Lost Faith In Love: A Response To Dianne Warren's Novel, "A Reckless Moon"

1069 words - 4 pages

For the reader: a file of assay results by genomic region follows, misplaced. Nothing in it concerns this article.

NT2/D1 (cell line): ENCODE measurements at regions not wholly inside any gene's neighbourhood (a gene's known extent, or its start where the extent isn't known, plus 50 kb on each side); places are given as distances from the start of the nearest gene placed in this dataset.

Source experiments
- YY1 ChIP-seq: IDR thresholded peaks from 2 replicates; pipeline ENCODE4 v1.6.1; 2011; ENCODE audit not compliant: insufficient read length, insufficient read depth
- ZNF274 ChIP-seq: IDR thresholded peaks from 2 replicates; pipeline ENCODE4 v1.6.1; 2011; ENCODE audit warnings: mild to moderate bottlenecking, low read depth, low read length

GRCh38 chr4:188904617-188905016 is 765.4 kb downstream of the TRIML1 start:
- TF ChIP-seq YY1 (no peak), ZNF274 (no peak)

For many of the characters in Dianne Warren's "A Reckless Moon", love did once exist. It existed during their height of beauty and youth. As these traits inevitably deteriorated, so did their confidence in everlasting passion. The main characters throughout Warren's stories are dynamic and complex, sharing one similarity: their lives, filled with voids, drive their longing for absent connections. The common sought-after connection is of romance. Remaining unfulfilled, the characters' despair creates the sad mood of the collection of stories about lost faith in love. This essay explores this theme through each character of the short stories reviewed and their experiences of regret, romance and naivete.In "Moving Picture," there is a heartrending sense of regret. The main character, Gerri, and her boyfriend, Greg, share an understanding of their relationship: "[they] don't really believe in marriage" (206), but they are "like man and wife" (221). The belief that their love does not need to be proclaimed on paper is questioned after Greg gets in a motorcycle accident. He experiences brain damage, creating a distance between him and Gerri. Gerri immediately loses her status at the hospital; she is not official family. His mother disregards her entirely; she is not his wife. Gerri and Greg's "understanding" means nothing when Greg returns home and "doesn't know how things are supposed to be" (223). He knows he loves her (223), but ironically, a document for immigration is able to falsely convince him otherwise - that he is "in love with someone else" (230).In "Tuxedo" and "Hawk's Landing," the main characters give up on love because of their romantic pasts. Repetition is used in "Tuxedo" to emphasize the main character's gradual acceptance of her loneliness. The story begins with the same scene it ends with: a man inviting Claire "for a drink sometime" (80). With the first man, she accepts; she is missing love in her life. The relationship fails, and Claire resigns to her bleak life (81). Hence, she has little hesitation with her second proposal: "'No,' [she] said quickly" (80). Edna in "Hawk's Landing" is similar; her life is filled with emptiness. The desolate lodge she lives in is a symbol of her life. Once, when the lodge was occupied, Edna fell in love with a guest - a happily married hunter. Devastated, she vowed to never love again, closing her heart off permanently, like the vacant wings in the lodge (14).Minor characters in "Tuxedo," such as Zoe and Lenore, parallel Claire's progression of romantic despair. Zoe does so in regards to her declining faith in her marriage. Originally believing her husband is on a road trip, she excuses his absence from her gallery's grand opening: "I'm not complaining...work is work" (50). She continues to believe "his road trip has been extended" (50) until eventually realizing that it is in fact permanent (71). Lenore parallels Claire's downward progression as well. Her lack of self-esteem makes her a ready...

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